Manuel can no longer see, but he can feel the instability in the world around him.
He lives in a rugged region along El Salvador's eastern shore, where earthquakes increasingly rattle his rusted tin home and cause deadly tsunamis that have destroyed entire towns. El Salvador is one of the most disaster-prone countries in the world, and whenever the earth shakes Manuel fears his village will be the next to collapse into the sea.
On top of that, changing weather patterns mean seasonal rains don't fall on hillside reservoirs anymore. Instead, a drought has plagued the region for over three years, and the lush, verdant gardens Manuel once knew exist only in his memory. The soil is dry and cracked, and any sporadic rains that do occur meet the hardened soil and cause deadly landslides that wash away crops and homes.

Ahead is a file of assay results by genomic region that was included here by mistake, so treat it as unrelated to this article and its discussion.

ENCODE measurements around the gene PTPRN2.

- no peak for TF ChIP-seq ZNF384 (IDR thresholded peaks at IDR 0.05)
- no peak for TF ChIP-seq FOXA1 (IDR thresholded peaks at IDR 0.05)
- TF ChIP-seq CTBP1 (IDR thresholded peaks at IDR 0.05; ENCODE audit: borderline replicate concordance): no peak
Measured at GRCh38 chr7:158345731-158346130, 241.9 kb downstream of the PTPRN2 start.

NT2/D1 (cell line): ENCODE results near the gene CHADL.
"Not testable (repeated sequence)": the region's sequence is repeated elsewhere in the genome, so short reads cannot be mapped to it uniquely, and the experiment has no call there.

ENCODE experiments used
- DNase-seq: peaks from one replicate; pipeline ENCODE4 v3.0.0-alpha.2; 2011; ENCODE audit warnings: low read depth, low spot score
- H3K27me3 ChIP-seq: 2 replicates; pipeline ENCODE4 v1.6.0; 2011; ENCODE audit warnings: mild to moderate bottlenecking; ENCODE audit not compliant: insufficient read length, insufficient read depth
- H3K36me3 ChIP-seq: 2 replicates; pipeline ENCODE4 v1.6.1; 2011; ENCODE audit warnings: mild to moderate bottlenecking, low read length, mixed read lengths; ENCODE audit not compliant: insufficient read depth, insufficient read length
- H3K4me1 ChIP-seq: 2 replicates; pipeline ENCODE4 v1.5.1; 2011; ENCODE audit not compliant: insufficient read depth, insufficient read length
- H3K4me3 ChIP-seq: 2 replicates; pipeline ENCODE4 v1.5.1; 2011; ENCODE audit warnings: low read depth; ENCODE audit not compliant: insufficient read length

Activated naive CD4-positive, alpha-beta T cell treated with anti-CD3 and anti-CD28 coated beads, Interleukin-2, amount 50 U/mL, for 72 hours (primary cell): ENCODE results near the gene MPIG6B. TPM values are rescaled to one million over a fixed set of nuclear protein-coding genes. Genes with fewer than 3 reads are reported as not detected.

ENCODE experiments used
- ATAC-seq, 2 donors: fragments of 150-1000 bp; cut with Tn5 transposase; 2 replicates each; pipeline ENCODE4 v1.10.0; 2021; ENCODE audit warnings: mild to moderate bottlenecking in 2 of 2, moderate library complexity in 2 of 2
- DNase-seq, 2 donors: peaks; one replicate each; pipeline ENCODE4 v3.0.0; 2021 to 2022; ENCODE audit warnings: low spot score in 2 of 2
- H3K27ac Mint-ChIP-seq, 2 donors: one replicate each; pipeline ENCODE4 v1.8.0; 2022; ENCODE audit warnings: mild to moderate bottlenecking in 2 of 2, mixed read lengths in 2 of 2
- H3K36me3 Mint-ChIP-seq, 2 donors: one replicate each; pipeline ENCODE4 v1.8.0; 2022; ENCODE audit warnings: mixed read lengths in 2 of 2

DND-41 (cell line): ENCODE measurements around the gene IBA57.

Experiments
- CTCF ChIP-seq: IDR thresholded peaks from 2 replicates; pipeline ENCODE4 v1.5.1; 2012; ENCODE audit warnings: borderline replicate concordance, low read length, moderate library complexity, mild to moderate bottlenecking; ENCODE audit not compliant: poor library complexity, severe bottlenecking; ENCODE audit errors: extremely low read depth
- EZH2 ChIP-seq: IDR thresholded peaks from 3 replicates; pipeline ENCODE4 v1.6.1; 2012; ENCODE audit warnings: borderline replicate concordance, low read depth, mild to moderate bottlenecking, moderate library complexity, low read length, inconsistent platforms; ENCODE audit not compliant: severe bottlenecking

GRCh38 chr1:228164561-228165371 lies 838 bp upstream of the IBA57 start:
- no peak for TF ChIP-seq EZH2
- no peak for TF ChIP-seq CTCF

Surviving on the edge where disaster and poverty meet
Manuel feels powerless against these challenges, which strike from above and below. He used to provide for himself and his family as a fisherman, and he enjoyed the shimmer of the sun reflecting off the ocean. But since he lost his sight during an accident at sea, he has been wholly dependent on others to care for him.
And right now — because of coronavirus — this is harder than ever. Market shelves are empty in remote communities like Manuel's. There are shortages, as these hard-to-reach villages are now virtually cut off from the rest of the world.
"This community is like a ghost town," says Manuel's neighbor Jacqueline. "We haven't received any type of help."
Families are running out of food, and there is no outside help other than the love — and gift — you send today.